There are generally three arguments I've heard against the practice of irradiating food. One is that the irradiating process will somehow chemically change the food and make it unhealthy. Another is it might create some mutant bug that will destroy Tokyo. The third is that companies will rely on irradiation to the extent that they will use more dangerous food handling procedures. All of these arguments are bunk.
Yes, the process will chemically change the food. So does cooking. I guess the idea of cooking is "unnatural" and should be stopped at once. As for mutating bugs, that's why they use lethal doses--sub-lethal doses would be a bad idea. And as for the third argument, does pastuerization mean dirtier dairies? Compare a dairy today to one 150 years ago.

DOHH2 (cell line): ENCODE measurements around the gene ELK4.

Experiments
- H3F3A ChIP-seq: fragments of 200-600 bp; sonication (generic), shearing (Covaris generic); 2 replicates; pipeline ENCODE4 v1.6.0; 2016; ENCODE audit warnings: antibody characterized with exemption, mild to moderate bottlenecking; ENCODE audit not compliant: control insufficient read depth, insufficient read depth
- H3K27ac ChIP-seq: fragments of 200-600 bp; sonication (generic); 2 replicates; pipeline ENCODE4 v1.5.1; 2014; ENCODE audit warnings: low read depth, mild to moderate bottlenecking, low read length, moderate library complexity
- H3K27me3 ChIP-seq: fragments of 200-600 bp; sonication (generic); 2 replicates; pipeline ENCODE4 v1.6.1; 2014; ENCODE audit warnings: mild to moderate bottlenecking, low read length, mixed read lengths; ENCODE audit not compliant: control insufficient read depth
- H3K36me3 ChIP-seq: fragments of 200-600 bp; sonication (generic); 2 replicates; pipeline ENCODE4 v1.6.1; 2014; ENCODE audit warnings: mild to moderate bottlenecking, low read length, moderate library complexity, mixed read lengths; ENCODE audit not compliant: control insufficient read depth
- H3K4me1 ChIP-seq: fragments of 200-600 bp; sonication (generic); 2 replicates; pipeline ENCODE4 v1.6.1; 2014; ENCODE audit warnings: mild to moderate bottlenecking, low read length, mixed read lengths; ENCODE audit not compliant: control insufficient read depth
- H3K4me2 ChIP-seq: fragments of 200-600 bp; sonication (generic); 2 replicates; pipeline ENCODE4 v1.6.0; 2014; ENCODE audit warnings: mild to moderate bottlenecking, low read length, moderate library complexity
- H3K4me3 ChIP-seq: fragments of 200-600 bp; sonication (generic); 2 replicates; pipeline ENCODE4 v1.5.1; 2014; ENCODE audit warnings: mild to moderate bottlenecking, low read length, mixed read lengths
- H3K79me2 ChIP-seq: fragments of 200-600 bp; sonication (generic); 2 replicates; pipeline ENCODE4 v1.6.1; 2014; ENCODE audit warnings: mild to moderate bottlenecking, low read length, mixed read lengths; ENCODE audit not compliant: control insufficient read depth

The real problem (as usual) is the one no one seems to want to talk about: It is dangerous to try to shield humanity from microbes that have always been in the environment.
The trend in marketing these days is to throw tons of anti-biotics into every consumer item (toys, diapers, sponges, even pillow cases). With better epidemiological investigations (thanks to lawyers), the media is filled with scary stories that suggest YOU ARE NEXT! Marketing fear has always been an easy sell.
But if we successfully sterilize everything in our environment, the very first free germ will wipe out our entire civilization. It is impossible to achieve perfect sterility but the more we hide from the environment, the more we have to hide. And trying to hide means more and more anti-biotics that are more and more powerful. This is a recipe for disaster: resistant strains and worthless drugs.
I oppose irradiation not because it won't kill off germs, but because it will.